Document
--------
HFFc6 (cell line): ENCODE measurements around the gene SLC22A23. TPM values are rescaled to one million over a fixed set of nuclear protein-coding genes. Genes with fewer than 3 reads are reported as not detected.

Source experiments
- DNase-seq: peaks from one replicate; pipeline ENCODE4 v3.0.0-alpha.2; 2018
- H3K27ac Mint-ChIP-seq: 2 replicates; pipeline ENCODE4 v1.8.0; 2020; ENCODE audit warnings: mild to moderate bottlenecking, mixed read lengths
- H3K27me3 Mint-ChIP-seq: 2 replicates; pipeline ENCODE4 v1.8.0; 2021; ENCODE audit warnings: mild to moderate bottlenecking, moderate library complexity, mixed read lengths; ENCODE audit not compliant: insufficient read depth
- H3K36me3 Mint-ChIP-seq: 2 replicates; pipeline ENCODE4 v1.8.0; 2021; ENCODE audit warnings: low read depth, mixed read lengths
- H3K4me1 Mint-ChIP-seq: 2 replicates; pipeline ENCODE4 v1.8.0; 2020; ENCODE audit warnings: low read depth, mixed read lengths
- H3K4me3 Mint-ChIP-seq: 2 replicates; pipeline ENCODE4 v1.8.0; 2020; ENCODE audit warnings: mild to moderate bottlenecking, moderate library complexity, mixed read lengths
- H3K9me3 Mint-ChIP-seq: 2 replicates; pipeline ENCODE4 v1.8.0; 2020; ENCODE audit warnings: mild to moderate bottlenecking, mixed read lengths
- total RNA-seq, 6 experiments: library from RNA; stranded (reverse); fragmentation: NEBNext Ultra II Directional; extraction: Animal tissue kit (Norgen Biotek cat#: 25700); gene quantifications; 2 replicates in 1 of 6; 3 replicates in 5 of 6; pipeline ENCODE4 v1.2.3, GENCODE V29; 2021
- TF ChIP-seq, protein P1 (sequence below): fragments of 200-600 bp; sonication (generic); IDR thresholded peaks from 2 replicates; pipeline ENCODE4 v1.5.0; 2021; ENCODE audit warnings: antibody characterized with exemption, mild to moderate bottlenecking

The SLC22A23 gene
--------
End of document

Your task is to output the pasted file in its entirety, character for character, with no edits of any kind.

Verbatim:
HFFc6 (cell line): ENCODE measurements around the gene SLC22A23. TPM values are rescaled to one million over a fixed set of nuclear protein-coding genes. Genes with fewer than 3 reads are reported as not detected.

Source experiments
- DNase-seq: peaks from one replicate; pipeline ENCODE4 v3.0.0-alpha.2; 2018
- H3K27ac Mint-ChIP-seq: 2 replicates; pipeline ENCODE4 v1.8.0; 2020; ENCODE audit warnings: mild to moderate bottlenecking, mixed read lengths
- H3K27me3 Mint-ChIP-seq: 2 replicates; pipeline ENCODE4 v1.8.0; 2021; ENCODE audit warnings: mild to moderate bottlenecking, moderate library complexity, mixed read lengths; ENCODE audit not compliant: insufficient read depth
- H3K36me3 Mint-ChIP-seq: 2 replicates; pipeline ENCODE4 v1.8.0; 2021; ENCODE audit warnings: low read depth, mixed read lengths
- H3K4me1 Mint-ChIP-seq: 2 replicates; pipeline ENCODE4 v1.8.0; 2020; ENCODE audit warnings: low read depth, mixed read lengths
- H3K4me3 Mint-ChIP-seq: 2 replicates; pipeline ENCODE4 v1.8.0; 2020; ENCODE audit warnings: mild to moderate bottlenecking, moderate library complexity, mixed read lengths
- H3K9me3 Mint-ChIP-seq: 2 replicates; pipeline ENCODE4 v1.8.0; 2020; ENCODE audit warnings: mild to moderate bottlenecking, mixed read lengths
- total RNA-seq, 6 experiments: library from RNA; stranded (reverse); fragmentation: NEBNext Ultra II Directional; extraction: Animal tissue kit (Norgen Biotek cat#: 25700); gene quantifications; 2 replicates in 1 of 6; 3 replicates in 5 of 6; pipeline ENCODE4 v1.2.3, GENCODE V29; 2021
- TF ChIP-seq, protein P1 (sequence below): fragments of 200-600 bp; sonication (generic); IDR thresholded peaks from 2 replicates; pipeline ENCODE4 v1.5.0; 2021; ENCODE audit warnings: antibody characterized with exemption, mild to moderate bottlenecking

The SLC22A23 gene